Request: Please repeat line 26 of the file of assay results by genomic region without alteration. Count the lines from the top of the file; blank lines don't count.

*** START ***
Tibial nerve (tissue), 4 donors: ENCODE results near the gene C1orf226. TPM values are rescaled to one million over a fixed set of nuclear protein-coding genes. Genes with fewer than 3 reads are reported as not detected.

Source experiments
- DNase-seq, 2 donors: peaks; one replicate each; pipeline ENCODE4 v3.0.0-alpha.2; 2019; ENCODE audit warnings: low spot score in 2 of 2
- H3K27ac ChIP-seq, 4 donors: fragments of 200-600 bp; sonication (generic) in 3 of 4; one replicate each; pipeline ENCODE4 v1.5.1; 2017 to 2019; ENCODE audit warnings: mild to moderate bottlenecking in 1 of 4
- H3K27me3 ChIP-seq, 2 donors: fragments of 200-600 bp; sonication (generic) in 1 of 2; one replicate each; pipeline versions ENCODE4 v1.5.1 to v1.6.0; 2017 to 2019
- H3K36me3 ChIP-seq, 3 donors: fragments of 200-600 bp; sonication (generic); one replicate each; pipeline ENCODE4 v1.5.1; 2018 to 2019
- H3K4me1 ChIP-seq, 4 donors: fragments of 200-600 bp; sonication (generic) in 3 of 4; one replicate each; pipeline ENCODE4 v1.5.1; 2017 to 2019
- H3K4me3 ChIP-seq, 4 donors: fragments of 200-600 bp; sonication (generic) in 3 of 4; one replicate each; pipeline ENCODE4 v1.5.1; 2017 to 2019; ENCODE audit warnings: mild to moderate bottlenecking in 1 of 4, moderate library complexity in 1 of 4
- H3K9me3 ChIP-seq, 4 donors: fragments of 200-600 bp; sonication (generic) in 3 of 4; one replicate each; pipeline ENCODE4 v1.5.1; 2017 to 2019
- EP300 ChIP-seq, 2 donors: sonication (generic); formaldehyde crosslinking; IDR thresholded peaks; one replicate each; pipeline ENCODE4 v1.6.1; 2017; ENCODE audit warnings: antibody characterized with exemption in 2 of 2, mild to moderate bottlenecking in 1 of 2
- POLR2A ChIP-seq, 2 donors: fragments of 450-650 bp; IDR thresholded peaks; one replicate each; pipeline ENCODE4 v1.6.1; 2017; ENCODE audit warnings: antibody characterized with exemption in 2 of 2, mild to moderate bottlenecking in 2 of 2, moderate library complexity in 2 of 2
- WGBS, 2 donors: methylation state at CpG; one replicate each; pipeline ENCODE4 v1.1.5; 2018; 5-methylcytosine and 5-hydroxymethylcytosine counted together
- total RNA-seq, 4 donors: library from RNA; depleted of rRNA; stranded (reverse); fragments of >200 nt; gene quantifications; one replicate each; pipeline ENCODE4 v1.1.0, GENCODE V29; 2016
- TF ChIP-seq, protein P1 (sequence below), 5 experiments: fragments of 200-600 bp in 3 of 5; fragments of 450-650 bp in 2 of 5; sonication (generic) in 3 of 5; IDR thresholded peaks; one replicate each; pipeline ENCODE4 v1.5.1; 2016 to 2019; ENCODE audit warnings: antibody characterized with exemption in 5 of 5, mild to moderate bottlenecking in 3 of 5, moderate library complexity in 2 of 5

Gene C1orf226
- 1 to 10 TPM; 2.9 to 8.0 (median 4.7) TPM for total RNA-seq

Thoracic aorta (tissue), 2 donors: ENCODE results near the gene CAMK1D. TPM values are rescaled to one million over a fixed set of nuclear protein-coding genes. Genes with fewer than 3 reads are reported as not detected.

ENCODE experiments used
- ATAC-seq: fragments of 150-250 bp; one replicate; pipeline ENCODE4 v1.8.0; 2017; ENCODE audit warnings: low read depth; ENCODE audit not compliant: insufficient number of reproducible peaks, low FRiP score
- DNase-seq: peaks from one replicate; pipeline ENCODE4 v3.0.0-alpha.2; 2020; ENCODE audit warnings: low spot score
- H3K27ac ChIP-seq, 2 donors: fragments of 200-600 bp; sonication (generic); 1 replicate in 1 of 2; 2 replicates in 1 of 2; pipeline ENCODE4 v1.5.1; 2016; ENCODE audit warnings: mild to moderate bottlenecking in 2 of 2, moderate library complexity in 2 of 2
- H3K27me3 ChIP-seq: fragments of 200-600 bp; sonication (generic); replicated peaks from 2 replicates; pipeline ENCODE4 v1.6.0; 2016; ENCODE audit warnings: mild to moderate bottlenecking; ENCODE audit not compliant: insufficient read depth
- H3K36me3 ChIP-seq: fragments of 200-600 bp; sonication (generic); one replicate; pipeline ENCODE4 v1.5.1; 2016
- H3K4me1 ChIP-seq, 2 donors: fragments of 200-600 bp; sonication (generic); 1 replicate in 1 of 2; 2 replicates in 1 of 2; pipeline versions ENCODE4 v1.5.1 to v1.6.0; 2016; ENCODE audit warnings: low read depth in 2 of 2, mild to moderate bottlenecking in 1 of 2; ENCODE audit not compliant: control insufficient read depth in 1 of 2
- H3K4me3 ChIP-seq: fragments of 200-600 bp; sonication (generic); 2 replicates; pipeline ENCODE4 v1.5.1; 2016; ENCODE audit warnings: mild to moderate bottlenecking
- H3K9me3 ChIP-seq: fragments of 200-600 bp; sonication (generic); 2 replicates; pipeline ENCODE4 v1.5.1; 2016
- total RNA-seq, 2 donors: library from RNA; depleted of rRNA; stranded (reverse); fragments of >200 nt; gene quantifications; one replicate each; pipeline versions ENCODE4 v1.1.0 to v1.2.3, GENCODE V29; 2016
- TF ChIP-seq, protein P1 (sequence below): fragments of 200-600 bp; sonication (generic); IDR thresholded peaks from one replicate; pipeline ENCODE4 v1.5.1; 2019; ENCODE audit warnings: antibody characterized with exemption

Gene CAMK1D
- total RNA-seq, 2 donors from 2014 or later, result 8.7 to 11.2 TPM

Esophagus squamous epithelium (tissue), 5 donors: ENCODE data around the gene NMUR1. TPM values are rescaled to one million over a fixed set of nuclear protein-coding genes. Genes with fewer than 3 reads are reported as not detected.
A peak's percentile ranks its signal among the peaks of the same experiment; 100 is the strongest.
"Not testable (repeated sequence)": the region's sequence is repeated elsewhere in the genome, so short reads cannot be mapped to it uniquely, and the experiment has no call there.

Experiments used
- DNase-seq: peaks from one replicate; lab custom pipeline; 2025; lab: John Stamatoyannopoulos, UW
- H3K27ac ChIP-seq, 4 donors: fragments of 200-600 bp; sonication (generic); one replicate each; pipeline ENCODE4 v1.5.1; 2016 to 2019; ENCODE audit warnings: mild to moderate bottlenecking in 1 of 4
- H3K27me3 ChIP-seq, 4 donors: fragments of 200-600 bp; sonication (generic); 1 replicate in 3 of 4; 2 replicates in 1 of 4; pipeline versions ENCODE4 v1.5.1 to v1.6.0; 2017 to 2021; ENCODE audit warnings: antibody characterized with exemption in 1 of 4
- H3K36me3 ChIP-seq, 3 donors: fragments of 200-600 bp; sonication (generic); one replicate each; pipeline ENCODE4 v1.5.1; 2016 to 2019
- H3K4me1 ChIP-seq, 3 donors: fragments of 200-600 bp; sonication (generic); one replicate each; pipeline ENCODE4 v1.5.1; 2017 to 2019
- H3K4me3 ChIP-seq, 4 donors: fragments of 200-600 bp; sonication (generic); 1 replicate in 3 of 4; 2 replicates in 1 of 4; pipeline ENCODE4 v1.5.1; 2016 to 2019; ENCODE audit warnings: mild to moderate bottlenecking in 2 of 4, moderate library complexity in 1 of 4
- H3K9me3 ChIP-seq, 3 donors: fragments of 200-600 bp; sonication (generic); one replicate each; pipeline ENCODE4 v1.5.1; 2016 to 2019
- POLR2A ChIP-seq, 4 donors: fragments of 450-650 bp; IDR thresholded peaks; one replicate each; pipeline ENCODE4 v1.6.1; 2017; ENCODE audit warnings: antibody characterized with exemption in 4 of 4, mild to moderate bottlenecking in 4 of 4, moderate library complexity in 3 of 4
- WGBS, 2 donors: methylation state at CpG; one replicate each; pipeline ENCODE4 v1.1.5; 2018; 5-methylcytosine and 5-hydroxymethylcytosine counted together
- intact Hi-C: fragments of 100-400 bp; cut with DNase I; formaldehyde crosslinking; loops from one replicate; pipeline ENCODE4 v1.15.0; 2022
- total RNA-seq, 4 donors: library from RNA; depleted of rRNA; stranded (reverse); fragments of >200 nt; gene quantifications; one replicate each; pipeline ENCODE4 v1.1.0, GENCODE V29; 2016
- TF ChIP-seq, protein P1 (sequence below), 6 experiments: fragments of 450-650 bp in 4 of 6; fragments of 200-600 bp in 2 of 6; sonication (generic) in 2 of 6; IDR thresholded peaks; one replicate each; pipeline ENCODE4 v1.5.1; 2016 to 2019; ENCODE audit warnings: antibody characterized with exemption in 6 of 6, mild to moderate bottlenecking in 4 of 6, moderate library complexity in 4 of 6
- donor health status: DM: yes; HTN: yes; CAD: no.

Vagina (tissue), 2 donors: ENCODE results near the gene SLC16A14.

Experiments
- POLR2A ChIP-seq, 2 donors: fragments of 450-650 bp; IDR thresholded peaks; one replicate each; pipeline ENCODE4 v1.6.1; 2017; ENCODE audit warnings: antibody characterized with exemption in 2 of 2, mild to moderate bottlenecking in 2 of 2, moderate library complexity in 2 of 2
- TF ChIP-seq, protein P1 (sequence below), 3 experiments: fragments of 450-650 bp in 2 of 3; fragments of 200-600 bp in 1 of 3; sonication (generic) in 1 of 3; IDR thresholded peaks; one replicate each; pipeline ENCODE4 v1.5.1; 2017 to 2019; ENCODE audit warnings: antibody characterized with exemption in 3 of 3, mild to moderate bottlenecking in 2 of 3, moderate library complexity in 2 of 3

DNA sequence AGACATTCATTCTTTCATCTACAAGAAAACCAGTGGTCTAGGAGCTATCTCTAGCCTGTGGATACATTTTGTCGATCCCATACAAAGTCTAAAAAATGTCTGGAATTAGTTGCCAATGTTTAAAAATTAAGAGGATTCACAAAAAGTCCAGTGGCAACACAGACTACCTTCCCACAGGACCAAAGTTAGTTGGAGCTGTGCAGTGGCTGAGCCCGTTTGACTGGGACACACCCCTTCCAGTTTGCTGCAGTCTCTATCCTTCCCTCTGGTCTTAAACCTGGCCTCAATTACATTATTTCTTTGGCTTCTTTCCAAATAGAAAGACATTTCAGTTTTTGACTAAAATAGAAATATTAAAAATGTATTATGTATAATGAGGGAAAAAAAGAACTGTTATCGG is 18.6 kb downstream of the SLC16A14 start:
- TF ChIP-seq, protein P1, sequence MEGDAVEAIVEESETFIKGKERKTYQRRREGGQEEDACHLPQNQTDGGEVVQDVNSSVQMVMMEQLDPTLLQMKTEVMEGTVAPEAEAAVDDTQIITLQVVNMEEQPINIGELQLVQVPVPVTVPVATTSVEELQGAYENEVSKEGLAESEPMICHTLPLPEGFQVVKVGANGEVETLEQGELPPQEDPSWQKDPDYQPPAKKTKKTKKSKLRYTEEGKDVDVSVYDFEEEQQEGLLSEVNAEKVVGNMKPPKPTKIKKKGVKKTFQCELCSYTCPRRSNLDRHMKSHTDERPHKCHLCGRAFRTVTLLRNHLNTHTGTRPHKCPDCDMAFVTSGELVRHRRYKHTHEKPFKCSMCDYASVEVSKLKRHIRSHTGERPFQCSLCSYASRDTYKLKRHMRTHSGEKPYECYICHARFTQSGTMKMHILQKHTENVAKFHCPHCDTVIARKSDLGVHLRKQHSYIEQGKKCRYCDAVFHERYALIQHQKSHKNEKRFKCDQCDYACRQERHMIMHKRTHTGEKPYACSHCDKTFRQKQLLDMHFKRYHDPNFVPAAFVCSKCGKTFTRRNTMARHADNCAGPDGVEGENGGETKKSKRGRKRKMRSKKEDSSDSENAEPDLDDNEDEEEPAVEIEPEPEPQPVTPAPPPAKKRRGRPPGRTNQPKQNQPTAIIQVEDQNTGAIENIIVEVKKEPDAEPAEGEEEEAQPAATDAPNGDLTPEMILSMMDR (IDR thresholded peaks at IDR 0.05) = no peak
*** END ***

- H3K9me3 ChIP-seq: fragments of 200-600 bp; sonication (generic); 2 replicates; pipeline ENCODE4 v1.5.1; 2016